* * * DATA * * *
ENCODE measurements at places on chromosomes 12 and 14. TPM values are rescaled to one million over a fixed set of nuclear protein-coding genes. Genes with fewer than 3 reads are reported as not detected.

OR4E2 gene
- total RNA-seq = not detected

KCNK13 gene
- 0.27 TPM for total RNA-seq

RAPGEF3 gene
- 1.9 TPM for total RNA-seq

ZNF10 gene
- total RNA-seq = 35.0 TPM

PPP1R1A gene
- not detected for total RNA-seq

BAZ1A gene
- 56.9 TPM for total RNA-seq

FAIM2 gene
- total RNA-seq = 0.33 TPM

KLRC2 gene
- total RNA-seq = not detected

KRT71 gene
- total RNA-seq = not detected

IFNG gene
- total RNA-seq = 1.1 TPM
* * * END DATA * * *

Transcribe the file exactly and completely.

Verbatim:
ENCODE measurements at places on chromosomes 12 and 14. TPM values are rescaled to one million over a fixed set of nuclear protein-coding genes. Genes with fewer than 3 reads are reported as not detected.

OR4E2 gene
- total RNA-seq = not detected

KCNK13 gene
- 0.27 TPM for total RNA-seq

RAPGEF3 gene
- 1.9 TPM for total RNA-seq

ZNF10 gene
- total RNA-seq = 35.0 TPM

PPP1R1A gene
- not detected for total RNA-seq

BAZ1A gene
- 56.9 TPM for total RNA-seq

FAIM2 gene
- total RNA-seq = 0.33 TPM

KLRC2 gene
- total RNA-seq = not detected

KRT71 gene
- total RNA-seq = not detected

IFNG gene
- total RNA-seq = 1.1 TPM